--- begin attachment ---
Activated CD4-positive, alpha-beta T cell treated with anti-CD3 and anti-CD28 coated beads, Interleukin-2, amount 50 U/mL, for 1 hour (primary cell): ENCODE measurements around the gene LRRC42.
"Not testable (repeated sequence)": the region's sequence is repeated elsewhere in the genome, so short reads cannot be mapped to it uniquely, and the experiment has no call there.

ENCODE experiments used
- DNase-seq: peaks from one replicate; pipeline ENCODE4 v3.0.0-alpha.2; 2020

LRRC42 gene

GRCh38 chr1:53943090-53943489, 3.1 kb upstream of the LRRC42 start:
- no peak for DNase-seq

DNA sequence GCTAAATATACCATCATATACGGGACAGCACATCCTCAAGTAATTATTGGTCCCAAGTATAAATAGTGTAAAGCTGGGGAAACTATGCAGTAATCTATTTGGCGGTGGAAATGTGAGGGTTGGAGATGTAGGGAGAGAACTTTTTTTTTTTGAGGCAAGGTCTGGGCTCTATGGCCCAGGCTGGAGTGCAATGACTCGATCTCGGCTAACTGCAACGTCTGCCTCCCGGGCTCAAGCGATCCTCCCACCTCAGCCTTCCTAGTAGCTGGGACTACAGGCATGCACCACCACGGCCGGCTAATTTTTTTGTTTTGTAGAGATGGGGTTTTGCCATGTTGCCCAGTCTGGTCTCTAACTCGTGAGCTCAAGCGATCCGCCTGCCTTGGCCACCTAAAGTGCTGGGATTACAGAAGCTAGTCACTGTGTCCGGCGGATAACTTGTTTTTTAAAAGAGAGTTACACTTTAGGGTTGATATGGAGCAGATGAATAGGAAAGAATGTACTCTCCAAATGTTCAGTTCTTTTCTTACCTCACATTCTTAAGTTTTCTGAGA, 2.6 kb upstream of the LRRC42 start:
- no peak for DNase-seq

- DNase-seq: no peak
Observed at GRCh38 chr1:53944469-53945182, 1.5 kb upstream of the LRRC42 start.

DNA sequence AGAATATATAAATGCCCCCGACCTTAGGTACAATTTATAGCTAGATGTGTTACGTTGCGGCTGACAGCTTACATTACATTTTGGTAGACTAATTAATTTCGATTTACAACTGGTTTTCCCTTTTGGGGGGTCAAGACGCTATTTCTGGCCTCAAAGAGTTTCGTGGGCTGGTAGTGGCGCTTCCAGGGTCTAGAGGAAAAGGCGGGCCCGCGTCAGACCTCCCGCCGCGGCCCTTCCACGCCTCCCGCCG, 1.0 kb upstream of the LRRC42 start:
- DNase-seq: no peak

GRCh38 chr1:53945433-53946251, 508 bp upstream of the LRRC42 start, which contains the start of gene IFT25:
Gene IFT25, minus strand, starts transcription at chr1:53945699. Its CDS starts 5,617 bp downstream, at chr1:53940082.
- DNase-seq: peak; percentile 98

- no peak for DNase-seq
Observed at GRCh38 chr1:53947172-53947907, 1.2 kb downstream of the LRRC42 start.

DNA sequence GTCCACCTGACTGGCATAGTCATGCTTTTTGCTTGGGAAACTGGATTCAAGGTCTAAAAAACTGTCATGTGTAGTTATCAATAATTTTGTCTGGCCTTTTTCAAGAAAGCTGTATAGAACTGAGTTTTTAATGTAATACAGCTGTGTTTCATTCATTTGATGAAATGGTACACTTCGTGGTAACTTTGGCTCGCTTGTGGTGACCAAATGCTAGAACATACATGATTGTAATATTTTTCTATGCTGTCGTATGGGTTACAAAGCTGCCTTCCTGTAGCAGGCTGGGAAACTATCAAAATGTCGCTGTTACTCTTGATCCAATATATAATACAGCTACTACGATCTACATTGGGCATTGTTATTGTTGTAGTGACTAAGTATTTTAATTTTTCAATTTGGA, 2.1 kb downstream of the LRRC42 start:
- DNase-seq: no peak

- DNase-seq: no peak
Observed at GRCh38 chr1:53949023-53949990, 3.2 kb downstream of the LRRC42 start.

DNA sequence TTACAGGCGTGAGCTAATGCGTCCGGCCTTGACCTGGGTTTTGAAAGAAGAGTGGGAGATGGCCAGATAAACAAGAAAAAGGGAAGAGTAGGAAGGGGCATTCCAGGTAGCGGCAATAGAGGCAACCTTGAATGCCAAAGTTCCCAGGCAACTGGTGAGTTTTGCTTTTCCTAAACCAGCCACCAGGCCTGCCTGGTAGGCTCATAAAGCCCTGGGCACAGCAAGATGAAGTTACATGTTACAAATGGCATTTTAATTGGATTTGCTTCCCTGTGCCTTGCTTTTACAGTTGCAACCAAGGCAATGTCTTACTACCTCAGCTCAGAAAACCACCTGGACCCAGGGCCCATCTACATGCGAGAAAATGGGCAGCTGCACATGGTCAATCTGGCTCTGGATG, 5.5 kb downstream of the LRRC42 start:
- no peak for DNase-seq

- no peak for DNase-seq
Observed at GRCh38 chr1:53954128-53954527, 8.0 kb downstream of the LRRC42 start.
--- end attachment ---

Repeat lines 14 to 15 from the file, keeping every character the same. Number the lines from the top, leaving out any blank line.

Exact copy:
GRCh38 chr1:53945433-53946251, 508 bp upstream of the LRRC42 start, which contains the start of gene IFT25:
Gene IFT25, minus strand, starts transcription at chr1:53945699. Its CDS starts 5,617 bp downstream, at chr1:53940082.